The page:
Singapore Technologies Engineering Ltd., Southeast Asia's biggest defense company, plans to set up an aircraft maintenance and repair center in Eastern Europe to replace a UK location it shut down in December.
ST Engineering is considering three locations in the region, where it expects costs to be about 40% lower than in Western Europe, CEO Tan Pheng Hock said. The Singapore-based company is expanding in Europe to tap rising demand for travel on budget carriers, he said. „Today, people are worried about costs,” Tan said in a February 14 interview in Singapore. „If the price is attractive enough, people will wake up” and use its proposed aircraft center instead of Western European locations. ST Engineering's focusing on costs as discount airlines increase their share of the European travel market, growing to 24% of total seating capacity in 2006 from 15% in 2005, according to data by OAG Worldwide. Budget carriers RyanAir Holdings Plc and EasyJet Plc are among Europe's five largest airlines by market value, Bloomberg data shows. Budget carriers are also expected to farm out more aircraft-maintenance and repair services as they expand, instead of managing these operations themselves, analysts such as OCBC Investment Research Pte's Kelly Chia said.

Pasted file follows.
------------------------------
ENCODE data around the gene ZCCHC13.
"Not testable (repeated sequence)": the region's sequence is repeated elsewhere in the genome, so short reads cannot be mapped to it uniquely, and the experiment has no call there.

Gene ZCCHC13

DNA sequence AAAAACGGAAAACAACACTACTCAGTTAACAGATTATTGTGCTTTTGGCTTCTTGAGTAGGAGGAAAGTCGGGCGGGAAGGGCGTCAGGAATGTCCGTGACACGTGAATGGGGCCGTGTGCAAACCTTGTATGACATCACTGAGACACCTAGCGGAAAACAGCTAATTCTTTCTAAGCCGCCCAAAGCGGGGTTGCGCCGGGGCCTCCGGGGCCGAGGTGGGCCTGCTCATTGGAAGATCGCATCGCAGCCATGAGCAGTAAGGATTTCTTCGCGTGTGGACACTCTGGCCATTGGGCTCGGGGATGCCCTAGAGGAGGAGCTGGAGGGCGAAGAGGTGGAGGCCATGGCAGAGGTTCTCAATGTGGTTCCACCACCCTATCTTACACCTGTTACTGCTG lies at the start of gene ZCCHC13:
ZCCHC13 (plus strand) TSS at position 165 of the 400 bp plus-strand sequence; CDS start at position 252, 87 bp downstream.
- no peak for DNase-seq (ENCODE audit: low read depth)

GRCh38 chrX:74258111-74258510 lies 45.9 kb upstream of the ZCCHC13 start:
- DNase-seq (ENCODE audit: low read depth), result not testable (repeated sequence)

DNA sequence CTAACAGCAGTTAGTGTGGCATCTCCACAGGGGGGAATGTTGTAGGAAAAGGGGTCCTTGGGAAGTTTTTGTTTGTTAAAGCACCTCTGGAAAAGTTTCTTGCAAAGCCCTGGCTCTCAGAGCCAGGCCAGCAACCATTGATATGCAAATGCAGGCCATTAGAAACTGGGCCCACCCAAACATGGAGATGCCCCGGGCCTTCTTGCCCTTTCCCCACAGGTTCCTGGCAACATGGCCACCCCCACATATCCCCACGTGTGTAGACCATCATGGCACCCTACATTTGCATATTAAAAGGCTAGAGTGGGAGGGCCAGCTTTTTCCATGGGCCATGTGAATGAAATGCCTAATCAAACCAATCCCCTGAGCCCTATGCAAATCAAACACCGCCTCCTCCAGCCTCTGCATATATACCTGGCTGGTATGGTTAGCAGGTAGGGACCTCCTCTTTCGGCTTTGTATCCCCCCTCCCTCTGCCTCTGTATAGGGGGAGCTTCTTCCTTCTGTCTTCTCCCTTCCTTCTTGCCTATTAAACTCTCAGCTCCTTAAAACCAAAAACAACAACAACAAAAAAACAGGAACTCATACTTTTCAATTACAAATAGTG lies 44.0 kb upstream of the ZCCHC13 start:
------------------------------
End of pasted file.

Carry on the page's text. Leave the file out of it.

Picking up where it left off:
„It is less feasible for these carriers to possess such overhaul facilities,” said Singapore-based Chia, who has a „hold” recommendation on the stock. „These carriers are an avenue for them to fuel the growth there.” To be sure, ST Engineering's Tan said he hasn't secured customers for long-term repair and maintenance contracts for its new aircraft center since it shut down its UK operation. Not many aircraft-maintenance centers in Eastern Europe have been profitable, he added, citing his own research. ST Engineering shares have risen 7.8% since the start of the year, compared with an 8.3% gain in the Singapore benchmark Straits Times Index. ST Engineering said February 13 its 2006 profit rose 12% to S$445 million ($290 million) after winning more orders to maintain and repair aircraft. The company has secured more than S$1 billion in orders so far this year, compared with S$4.3 billion for whole of 2006. (Bloomberg)